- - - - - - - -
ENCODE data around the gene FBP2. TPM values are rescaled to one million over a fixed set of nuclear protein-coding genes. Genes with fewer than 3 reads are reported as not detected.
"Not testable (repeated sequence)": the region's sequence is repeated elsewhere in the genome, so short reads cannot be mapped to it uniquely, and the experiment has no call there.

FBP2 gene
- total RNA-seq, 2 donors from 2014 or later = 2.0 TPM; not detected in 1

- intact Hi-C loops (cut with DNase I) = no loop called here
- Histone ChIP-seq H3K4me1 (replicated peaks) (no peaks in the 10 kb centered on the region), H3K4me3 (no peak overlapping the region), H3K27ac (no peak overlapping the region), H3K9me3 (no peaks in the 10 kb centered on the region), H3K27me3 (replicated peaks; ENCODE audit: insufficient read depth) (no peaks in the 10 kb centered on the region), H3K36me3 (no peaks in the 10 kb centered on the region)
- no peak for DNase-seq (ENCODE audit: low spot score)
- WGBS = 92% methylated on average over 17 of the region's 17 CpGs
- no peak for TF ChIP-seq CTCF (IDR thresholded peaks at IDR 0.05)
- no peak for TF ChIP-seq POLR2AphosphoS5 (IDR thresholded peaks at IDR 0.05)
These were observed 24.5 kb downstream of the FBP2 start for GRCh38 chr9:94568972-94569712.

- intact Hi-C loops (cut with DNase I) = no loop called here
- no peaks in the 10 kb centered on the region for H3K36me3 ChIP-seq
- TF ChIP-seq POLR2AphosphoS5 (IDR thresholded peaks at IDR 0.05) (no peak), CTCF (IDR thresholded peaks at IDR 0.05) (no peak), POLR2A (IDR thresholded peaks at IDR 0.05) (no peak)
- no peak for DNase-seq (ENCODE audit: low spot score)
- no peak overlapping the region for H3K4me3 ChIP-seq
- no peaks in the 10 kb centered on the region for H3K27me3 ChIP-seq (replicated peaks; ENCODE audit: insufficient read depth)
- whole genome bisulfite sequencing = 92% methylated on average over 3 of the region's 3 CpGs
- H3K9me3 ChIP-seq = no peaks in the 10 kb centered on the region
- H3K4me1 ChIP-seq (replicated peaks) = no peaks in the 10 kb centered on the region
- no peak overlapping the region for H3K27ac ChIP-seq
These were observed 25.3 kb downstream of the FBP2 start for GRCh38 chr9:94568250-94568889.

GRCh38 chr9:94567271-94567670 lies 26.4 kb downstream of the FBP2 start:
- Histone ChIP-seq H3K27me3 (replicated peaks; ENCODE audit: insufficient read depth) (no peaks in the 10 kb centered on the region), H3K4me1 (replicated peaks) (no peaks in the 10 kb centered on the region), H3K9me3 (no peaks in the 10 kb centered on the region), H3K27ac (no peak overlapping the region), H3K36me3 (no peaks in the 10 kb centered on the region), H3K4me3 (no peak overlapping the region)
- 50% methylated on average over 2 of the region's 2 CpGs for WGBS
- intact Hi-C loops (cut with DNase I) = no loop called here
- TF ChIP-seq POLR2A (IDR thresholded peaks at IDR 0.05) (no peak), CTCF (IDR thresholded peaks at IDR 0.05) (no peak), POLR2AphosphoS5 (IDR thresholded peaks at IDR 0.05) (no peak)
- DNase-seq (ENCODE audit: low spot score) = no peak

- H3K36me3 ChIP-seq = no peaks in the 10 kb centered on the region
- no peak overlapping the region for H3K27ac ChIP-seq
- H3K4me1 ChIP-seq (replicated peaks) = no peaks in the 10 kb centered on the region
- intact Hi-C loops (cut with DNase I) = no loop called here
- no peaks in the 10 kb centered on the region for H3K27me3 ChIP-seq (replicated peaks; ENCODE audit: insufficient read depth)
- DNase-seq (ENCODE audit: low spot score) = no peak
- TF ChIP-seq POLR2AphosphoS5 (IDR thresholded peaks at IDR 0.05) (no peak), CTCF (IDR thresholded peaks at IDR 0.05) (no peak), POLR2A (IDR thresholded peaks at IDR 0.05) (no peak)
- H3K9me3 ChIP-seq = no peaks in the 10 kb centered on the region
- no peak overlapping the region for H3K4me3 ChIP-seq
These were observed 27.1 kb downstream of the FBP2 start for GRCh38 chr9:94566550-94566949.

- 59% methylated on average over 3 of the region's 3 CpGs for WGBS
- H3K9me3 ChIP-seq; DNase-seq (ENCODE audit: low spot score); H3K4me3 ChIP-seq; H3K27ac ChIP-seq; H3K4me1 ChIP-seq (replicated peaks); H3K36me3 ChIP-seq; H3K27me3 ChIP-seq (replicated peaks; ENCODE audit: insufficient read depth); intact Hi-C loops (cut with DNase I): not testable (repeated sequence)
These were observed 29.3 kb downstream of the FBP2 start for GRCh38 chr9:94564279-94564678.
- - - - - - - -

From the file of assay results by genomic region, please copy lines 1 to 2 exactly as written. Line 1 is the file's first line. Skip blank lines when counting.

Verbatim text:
ENCODE data around the gene FBP2. TPM values are rescaled to one million over a fixed set of nuclear protein-coding genes. Genes with fewer than 3 reads are reported as not detected.
"Not testable (repeated sequence)": the region's sequence is repeated elsewhere in the genome, so short reads cannot be mapped to it uniquely, and the experiment has no call there.